“It is still incumbent upon the copywriter to answer the reader’s question, ‘Why should I care?’ That is done the way it’s been done for decades upon decades, with clear, benefit-driven copy that answers the reader’s pain points — or promises better quality of life — in a brand-accurate voice.”
Andy’s point about a brand-accurate voice is well taken. The State of Writing research also shows editorial rigour is a crucial part of writing effectiveness.
More than half of the most effective communicators (54 per cent) are more likely to use a brand story than those who are moderately effective (41 per cent). The most effective communicators are also more likely to have a style guide for written content which should address SEO requirements for writers.
Andy’s advice about writing for SEO is fantastic, but even the most proficient writer is going to run into trouble without clear oversight.
Having a strategy for written content is a key indicator for writing effectiveness, with 62 per cent of the most effective business communicators using one compared to 50 per cent of those experiencing moderate success. A documented content marketing strategy is the place where SEO goals and how they’re going to be measured are detailed.
According to Alischa Wunsch, Managing Director and Digital Marketing Strategist, Multiplier Digital, writing content to achieve SEO objectives can be challenging if you don’t have a clear SEO strategy mapped out and your SEO priorities clearly identified. And, for most writers, achieving this goes beyond what we can do on a page.
“The starting point is to have a strong understanding of SEO theory and algorithmic ranking factors,” Alischa said.
She points to a number of different indicators you can use to tell if your content is performing well.
“SEO rankings help you understand where your strengths and weaknesses are and where there are opportunities and gaps in the market for your content,” Alischa said.
“Link tracking helps you understand where your content is gaining exposure and contributing to your page authority.
“Competitor ranking research and analysis is crucial to understand why a competitor may be ranking when you aren’t and what they have done well, which sets the bar for what you need to beat.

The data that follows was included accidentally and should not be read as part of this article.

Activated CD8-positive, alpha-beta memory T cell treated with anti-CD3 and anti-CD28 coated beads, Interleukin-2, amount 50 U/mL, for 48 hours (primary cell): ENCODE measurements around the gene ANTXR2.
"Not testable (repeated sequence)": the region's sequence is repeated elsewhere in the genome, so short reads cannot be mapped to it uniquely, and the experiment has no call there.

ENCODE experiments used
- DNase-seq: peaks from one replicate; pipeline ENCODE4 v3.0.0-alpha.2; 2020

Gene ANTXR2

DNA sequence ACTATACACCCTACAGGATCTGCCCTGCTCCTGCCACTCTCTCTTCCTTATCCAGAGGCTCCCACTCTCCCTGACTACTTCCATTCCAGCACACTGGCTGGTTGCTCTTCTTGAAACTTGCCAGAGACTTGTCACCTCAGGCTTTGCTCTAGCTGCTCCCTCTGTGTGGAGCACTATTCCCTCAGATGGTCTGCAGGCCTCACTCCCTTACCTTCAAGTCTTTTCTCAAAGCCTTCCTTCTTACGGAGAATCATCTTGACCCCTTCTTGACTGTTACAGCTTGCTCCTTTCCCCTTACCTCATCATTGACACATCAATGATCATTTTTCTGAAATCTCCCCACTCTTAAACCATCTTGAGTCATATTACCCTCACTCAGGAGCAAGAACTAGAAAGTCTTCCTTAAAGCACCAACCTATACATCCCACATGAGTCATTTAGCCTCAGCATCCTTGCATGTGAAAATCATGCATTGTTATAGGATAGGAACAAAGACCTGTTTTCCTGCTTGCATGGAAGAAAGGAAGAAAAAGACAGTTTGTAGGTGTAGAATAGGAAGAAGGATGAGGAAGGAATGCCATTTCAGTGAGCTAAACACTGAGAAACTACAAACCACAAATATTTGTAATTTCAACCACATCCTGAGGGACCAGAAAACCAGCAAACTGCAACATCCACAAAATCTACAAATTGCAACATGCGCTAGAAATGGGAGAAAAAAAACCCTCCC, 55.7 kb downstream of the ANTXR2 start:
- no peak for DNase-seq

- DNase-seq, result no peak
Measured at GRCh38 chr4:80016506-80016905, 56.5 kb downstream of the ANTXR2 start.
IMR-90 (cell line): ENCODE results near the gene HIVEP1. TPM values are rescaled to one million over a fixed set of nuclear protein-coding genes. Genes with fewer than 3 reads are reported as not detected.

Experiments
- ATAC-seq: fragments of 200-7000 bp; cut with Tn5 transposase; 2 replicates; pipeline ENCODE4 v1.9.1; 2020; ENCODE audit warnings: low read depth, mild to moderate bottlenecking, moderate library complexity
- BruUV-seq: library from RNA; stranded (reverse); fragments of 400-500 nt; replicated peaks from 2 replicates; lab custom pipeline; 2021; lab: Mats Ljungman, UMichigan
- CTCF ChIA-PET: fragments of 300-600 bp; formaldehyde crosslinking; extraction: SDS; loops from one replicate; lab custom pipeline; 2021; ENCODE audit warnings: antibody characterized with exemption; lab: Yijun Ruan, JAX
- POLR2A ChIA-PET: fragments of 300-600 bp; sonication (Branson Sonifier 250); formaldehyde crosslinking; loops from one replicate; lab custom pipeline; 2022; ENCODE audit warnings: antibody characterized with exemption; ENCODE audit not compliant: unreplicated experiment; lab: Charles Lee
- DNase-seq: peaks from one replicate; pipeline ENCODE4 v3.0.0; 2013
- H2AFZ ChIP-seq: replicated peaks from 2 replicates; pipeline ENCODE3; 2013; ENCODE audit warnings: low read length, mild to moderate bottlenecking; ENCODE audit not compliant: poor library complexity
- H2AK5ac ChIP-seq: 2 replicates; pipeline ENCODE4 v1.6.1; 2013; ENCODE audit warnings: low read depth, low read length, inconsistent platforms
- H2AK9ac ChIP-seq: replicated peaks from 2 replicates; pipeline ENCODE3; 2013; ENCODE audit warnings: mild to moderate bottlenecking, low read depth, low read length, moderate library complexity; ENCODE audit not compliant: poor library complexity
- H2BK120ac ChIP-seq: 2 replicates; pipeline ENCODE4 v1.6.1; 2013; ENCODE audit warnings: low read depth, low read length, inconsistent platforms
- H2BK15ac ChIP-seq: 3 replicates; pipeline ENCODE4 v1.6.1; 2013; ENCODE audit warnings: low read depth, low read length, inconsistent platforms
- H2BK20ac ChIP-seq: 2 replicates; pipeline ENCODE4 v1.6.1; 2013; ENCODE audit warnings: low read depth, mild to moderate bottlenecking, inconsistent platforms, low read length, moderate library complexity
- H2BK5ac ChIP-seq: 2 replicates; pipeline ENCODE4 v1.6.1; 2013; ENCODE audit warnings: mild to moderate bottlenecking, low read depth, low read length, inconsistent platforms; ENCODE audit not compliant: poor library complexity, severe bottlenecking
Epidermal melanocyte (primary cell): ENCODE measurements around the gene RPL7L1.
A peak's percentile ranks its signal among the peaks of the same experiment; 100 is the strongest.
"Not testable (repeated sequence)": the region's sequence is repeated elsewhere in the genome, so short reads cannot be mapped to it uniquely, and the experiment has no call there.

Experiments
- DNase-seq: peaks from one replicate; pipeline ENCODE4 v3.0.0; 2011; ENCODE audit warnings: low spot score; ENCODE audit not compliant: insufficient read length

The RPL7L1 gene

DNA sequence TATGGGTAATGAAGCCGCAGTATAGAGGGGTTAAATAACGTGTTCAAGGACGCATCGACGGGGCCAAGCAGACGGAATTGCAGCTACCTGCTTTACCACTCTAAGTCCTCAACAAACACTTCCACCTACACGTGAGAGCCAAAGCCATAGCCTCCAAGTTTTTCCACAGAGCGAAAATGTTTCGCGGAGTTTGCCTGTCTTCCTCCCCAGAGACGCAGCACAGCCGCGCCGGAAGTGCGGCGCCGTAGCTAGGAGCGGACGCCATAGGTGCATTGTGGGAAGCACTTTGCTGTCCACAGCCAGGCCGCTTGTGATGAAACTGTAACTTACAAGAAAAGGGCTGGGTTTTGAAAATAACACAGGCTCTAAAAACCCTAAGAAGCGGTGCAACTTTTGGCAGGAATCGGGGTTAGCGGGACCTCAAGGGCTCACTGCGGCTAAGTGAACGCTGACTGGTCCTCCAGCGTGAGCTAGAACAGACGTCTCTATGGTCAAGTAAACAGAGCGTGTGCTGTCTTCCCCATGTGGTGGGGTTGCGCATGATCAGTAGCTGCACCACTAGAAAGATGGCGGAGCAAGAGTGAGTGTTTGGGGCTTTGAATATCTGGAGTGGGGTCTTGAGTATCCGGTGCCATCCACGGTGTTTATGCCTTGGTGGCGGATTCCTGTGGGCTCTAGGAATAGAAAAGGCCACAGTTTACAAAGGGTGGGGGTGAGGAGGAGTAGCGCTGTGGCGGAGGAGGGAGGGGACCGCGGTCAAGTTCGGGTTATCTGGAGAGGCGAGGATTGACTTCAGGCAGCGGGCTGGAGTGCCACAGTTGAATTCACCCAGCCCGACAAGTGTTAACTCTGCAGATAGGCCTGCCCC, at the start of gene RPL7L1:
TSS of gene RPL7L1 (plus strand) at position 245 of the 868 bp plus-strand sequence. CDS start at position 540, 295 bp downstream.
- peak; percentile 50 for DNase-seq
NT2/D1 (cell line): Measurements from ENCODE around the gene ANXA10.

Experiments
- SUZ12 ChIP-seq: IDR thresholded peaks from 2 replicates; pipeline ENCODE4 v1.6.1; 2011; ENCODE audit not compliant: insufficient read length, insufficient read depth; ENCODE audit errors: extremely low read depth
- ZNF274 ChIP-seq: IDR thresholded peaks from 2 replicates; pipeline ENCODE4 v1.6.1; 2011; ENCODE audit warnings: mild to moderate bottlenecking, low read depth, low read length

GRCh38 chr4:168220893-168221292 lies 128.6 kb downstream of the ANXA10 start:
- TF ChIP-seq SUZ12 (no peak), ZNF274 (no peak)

“There are a multitude of data sources that need to be reviewed and analysed to set the strategy, including a wide range of elements in Google search results, Google Search Console data, Google Analytics data and insights from third-party SEO software.
“It is a complex process, but the payoff is that high-quality content that is strategically developed for SEO will continue to deliver long-term traffic gains and SEO rankings and create a body of ‘evergreen’ SEO content that becomes a business asset,” Alischa said.
READ MORE: How to improve your blog’s Google ranking
Ensure everything published on your website has been through an SEO filter. This starts with a good brief guided by a brand style guide.
Each piece of writing should use the appropriate keywords and phrases for a particular area of your business. Try to keep this to one or two main keywords and include them in your headings and subheadings.
Andy Peterson has provided the basic steps needed to optimise your content for SEO on the written page.
You can help your writers do this from the very beginning by using a template to ensure all the parts needed for SEO optimisation have been thought through, both on the page and behind the scenes. (Download our Typeset template for a good example.)
At a minimum, you’ll want to include:
Lastly, your content marketing strategy should have a detailed section on what search optimisation means for your organisation. This, combined with the brand style guide, helps your managing editor, editors and proofreaders catch any errors or omissions. It also ensures your content has been written AND edited for SEO.
If you’d like to contribute to our State of Writing research for next year, register your interest and we’ll make sure you are included in the survey. All participants will receive an early copy of the report (before publication).
If you want help creating content that is optimised for SEO, get in touch with us. Every piece of content prepared by Typeset is written with search in mind. We provide your copy in a complete package to give you with everything you need for SEO writing effectiveness.